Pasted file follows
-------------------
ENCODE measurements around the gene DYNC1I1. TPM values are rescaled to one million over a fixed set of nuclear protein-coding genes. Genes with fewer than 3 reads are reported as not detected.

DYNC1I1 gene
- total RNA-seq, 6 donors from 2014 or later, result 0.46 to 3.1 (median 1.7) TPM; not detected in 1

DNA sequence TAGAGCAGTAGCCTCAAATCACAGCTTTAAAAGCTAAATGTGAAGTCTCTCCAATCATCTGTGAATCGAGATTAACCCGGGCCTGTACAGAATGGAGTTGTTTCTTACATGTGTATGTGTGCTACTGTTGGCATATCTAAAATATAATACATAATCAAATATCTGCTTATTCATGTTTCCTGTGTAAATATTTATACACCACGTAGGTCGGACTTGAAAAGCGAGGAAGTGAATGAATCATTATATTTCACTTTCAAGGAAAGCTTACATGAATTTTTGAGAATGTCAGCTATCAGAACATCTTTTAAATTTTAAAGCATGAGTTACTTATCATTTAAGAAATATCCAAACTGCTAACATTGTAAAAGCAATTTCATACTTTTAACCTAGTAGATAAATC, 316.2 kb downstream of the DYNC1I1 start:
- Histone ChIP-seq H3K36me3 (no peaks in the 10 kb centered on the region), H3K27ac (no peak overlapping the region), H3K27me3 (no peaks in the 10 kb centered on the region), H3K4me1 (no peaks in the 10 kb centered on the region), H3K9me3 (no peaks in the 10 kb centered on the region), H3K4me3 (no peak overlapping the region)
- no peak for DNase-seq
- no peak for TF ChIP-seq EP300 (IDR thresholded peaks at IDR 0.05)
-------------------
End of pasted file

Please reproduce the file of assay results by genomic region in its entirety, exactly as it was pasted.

ENCODE measurements around the gene DYNC1I1. TPM values are rescaled to one million over a fixed set of nuclear protein-coding genes. Genes with fewer than 3 reads are reported as not detected.

DYNC1I1 gene
- total RNA-seq, 6 donors from 2014 or later, result 0.46 to 3.1 (median 1.7) TPM; not detected in 1

DNA sequence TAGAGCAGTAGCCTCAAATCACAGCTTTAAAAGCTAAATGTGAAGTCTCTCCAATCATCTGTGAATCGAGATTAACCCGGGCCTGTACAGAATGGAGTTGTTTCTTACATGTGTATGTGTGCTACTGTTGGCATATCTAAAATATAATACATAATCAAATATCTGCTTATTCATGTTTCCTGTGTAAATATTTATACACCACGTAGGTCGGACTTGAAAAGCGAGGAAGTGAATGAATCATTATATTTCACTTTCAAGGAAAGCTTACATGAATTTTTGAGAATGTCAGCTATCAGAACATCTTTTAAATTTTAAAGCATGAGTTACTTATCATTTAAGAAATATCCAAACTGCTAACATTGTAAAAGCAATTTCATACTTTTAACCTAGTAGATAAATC, 316.2 kb downstream of the DYNC1I1 start:
- Histone ChIP-seq H3K36me3 (no peaks in the 10 kb centered on the region), H3K27ac (no peak overlapping the region), H3K27me3 (no peaks in the 10 kb centered on the region), H3K4me1 (no peaks in the 10 kb centered on the region), H3K9me3 (no peaks in the 10 kb centered on the region), H3K4me3 (no peak overlapping the region)
- no peak for DNase-seq
- no peak for TF ChIP-seq EP300 (IDR thresholded peaks at IDR 0.05)